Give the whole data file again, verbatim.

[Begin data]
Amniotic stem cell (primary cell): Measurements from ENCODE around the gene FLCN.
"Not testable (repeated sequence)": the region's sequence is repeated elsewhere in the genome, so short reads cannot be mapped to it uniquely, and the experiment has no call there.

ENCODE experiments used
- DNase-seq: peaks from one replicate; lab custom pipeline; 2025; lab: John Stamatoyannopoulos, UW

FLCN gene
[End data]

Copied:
Amniotic stem cell (primary cell): Measurements from ENCODE around the gene FLCN.
"Not testable (repeated sequence)": the region's sequence is repeated elsewhere in the genome, so short reads cannot be mapped to it uniquely, and the experiment has no call there.

ENCODE experiments used
- DNase-seq: peaks from one replicate; lab custom pipeline; 2025; lab: John Stamatoyannopoulos, UW

FLCN gene